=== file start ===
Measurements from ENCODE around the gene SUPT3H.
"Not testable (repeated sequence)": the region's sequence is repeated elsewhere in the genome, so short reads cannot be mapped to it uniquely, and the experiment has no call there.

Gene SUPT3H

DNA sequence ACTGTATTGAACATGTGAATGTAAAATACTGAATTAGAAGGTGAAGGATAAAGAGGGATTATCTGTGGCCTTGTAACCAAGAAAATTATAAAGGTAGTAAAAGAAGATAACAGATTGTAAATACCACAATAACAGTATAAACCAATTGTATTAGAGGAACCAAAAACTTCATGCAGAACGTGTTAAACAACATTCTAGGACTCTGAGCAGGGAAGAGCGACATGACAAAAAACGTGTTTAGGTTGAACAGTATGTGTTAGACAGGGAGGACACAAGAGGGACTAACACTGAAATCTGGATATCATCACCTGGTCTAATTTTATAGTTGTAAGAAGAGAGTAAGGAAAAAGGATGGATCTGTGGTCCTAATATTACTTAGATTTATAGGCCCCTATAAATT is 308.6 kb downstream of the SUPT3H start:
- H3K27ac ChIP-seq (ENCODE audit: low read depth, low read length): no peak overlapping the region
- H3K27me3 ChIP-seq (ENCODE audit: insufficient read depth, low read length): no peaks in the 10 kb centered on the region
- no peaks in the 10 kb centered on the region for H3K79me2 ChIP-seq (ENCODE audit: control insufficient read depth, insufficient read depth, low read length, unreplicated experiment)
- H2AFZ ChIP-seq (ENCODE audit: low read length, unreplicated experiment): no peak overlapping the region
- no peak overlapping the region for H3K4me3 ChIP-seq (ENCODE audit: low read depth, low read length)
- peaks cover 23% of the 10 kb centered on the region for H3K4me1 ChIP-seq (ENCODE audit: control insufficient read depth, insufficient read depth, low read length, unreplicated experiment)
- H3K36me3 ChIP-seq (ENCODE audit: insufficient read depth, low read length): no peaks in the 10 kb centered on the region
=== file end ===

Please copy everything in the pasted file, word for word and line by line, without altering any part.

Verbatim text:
Measurements from ENCODE around the gene SUPT3H.
"Not testable (repeated sequence)": the region's sequence is repeated elsewhere in the genome, so short reads cannot be mapped to it uniquely, and the experiment has no call there.

Gene SUPT3H

DNA sequence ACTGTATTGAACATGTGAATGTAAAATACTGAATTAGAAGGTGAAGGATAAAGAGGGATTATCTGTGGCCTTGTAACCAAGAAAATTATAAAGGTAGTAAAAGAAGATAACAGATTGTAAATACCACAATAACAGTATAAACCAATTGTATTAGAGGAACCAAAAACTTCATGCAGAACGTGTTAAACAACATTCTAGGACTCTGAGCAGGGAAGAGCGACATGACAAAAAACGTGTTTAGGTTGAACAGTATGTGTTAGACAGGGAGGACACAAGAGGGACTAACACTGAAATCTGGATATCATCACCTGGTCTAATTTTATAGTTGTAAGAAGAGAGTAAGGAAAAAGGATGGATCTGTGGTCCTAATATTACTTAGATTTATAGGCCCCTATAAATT is 308.6 kb downstream of the SUPT3H start:
- H3K27ac ChIP-seq (ENCODE audit: low read depth, low read length): no peak overlapping the region
- H3K27me3 ChIP-seq (ENCODE audit: insufficient read depth, low read length): no peaks in the 10 kb centered on the region
- no peaks in the 10 kb centered on the region for H3K79me2 ChIP-seq (ENCODE audit: control insufficient read depth, insufficient read depth, low read length, unreplicated experiment)
- H2AFZ ChIP-seq (ENCODE audit: low read length, unreplicated experiment): no peak overlapping the region
- no peak overlapping the region for H3K4me3 ChIP-seq (ENCODE audit: low read depth, low read length)
- peaks cover 23% of the 10 kb centered on the region for H3K4me1 ChIP-seq (ENCODE audit: control insufficient read depth, insufficient read depth, low read length, unreplicated experiment)
- H3K36me3 ChIP-seq (ENCODE audit: insufficient read depth, low read length): no peaks in the 10 kb centered on the region